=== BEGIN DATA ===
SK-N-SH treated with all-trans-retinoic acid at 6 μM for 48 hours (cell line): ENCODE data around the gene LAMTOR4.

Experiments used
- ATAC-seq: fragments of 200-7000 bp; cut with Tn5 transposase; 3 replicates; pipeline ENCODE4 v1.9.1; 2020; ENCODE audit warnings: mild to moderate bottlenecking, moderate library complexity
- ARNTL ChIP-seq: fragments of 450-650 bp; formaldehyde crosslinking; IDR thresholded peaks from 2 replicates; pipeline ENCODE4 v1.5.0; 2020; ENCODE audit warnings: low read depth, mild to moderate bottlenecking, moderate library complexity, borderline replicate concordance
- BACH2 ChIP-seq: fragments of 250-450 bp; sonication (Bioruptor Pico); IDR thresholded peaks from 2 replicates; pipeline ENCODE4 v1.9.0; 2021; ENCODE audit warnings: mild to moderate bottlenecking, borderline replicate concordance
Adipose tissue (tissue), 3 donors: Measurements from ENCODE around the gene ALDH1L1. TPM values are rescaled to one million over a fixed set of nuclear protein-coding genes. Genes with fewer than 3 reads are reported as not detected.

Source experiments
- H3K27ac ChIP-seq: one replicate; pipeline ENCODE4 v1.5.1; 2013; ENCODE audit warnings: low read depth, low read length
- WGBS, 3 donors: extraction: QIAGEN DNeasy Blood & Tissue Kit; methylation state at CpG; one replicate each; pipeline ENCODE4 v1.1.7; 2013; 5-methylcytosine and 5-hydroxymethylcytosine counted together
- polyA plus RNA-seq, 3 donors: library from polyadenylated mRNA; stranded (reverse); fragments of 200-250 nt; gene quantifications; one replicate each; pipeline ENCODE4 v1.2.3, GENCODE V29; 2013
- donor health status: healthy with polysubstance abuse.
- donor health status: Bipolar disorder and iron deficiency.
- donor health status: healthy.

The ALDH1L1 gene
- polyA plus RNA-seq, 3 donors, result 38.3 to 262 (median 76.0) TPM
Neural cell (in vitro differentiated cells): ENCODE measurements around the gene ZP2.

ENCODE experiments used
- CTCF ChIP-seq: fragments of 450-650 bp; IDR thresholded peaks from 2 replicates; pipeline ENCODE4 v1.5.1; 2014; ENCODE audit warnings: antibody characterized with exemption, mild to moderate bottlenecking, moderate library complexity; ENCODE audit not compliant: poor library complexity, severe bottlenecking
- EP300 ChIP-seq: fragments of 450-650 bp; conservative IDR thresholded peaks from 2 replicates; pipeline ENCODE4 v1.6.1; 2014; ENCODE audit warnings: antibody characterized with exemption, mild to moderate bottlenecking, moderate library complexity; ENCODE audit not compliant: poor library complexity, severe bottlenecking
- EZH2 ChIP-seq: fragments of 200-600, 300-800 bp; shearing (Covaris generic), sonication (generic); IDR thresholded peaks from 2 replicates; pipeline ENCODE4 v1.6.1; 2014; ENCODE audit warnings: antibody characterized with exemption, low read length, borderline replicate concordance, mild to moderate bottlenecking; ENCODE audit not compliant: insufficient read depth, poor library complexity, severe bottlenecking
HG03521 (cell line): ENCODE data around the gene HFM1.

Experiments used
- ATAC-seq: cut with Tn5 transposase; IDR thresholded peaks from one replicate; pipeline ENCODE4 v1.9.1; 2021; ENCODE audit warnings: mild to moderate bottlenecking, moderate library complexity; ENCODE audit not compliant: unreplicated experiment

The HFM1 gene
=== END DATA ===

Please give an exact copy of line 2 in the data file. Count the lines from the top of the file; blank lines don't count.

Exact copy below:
Experiments used